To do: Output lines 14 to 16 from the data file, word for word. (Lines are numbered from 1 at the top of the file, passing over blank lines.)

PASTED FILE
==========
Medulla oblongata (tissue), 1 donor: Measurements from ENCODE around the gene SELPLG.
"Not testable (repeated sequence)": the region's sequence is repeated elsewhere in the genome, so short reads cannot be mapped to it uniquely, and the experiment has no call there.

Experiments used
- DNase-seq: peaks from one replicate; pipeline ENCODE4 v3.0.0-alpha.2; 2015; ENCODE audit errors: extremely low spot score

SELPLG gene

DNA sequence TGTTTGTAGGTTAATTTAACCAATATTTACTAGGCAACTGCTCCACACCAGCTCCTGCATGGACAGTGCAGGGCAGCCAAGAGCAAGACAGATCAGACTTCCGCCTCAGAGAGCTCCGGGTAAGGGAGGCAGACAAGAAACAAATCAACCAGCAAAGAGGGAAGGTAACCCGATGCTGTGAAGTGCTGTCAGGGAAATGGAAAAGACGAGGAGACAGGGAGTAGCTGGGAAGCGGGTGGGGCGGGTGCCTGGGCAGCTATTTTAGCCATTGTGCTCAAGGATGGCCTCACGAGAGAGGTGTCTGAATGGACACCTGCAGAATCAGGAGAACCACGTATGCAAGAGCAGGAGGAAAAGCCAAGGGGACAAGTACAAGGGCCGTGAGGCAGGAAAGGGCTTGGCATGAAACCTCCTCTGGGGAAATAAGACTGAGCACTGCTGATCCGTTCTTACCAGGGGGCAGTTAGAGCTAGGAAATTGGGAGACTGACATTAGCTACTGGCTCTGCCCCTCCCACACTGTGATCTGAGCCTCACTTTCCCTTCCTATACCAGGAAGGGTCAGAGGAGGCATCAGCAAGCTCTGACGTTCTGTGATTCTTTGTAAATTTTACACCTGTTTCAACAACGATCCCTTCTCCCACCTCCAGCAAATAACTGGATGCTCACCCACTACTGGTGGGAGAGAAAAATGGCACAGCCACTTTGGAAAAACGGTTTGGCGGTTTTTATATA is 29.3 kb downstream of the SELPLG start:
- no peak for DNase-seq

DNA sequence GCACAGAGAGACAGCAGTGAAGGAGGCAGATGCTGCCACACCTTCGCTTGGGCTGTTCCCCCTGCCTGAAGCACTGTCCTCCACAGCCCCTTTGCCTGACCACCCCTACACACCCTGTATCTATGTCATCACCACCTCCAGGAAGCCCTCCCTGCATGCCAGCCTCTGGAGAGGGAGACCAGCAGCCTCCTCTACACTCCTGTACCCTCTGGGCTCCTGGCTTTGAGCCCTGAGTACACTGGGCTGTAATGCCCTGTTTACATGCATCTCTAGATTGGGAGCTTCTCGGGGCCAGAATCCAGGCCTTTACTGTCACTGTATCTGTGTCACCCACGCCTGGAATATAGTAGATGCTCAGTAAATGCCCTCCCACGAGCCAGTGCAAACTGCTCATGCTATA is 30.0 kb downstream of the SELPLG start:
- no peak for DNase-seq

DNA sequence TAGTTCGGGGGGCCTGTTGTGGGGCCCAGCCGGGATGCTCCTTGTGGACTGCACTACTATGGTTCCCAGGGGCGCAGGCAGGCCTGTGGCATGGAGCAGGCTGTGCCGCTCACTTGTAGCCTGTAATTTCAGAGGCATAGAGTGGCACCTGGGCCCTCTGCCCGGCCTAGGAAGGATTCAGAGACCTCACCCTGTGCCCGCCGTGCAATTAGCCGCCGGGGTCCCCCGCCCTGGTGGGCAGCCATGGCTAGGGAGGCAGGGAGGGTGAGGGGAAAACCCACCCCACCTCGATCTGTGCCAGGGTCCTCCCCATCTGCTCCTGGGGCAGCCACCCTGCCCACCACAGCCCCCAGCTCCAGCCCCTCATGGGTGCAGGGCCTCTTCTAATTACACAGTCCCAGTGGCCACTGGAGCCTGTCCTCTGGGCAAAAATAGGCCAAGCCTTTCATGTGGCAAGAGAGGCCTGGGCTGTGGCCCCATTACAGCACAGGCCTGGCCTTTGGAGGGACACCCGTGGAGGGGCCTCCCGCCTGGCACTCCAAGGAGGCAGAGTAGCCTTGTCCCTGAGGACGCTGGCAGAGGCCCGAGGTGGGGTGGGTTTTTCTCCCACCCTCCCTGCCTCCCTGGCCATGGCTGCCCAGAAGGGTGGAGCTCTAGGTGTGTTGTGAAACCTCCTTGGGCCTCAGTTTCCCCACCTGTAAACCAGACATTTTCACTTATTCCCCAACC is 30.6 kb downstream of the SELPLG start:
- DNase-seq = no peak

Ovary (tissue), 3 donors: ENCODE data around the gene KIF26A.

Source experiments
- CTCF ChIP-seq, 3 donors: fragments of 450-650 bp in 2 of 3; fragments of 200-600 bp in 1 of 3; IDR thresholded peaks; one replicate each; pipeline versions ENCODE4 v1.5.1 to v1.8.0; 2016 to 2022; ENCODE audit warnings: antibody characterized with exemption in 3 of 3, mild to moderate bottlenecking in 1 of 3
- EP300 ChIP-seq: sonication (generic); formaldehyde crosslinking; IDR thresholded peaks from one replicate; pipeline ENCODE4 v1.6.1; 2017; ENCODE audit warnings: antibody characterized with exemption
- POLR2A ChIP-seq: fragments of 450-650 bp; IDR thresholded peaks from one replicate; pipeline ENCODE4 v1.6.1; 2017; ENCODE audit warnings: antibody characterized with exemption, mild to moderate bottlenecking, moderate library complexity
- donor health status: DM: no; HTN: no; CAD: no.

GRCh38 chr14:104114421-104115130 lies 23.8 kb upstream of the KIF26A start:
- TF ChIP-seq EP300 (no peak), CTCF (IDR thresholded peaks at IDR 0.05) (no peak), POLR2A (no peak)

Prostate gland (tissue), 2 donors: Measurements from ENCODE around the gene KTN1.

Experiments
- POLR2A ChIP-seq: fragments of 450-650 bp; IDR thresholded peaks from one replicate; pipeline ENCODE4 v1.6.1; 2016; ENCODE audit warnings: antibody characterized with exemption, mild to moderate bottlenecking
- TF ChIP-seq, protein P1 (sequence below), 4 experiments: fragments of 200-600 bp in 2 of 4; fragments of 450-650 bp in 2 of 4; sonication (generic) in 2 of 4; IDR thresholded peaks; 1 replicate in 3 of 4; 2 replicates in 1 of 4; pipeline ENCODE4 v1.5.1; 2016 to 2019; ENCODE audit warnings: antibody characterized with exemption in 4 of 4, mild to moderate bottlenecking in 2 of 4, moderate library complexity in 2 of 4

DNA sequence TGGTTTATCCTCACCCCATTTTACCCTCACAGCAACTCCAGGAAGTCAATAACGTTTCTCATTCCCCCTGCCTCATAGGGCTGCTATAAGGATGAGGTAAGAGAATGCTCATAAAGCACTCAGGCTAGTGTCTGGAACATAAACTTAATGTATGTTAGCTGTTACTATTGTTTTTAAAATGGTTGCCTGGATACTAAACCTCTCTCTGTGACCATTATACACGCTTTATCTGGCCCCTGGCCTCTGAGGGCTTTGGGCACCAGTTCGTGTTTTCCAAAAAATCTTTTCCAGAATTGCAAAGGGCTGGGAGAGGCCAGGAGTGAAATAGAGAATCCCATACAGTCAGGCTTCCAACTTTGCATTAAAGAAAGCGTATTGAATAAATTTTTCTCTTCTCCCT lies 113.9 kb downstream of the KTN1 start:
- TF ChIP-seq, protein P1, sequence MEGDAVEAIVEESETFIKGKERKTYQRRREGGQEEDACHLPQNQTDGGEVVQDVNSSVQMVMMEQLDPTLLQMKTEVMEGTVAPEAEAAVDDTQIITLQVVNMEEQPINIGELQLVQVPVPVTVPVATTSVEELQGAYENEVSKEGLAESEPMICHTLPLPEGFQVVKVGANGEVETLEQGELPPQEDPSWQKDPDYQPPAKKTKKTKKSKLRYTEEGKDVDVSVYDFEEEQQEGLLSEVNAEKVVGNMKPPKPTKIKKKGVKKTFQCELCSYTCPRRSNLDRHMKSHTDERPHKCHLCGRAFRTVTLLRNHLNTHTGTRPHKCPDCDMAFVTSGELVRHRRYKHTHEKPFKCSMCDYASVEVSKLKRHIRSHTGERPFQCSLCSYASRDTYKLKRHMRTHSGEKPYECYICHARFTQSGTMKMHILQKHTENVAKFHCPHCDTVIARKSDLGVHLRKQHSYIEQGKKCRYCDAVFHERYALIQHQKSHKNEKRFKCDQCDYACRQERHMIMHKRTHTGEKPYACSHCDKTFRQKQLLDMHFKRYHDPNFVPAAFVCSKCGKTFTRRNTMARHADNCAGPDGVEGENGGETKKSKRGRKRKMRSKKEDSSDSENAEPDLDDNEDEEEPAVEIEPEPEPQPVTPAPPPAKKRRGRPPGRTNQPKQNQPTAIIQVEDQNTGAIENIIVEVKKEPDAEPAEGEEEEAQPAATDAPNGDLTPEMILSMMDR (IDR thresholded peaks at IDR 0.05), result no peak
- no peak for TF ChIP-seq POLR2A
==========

- CTCF ChIP-seq, 3 donors: fragments of 450-650 bp in 2 of 3; fragments of 200-600 bp in 1 of 3; IDR thresholded peaks; one replicate each; pipeline versions ENCODE4 v1.5.1 to v1.8.0; 2016 to 2022; ENCODE audit warnings: antibody characterized with exemption in 3 of 3, mild to moderate bottlenecking in 1 of 3
- EP300 ChIP-seq: sonication (generic); formaldehyde crosslinking; IDR thresholded peaks from one replicate; pipeline ENCODE4 v1.6.1; 2017; ENCODE audit warnings: antibody characterized with exemption
- POLR2A ChIP-seq: fragments of 450-650 bp; IDR thresholded peaks from one replicate; pipeline ENCODE4 v1.6.1; 2017; ENCODE audit warnings: antibody characterized with exemption, mild to moderate bottlenecking, moderate library complexity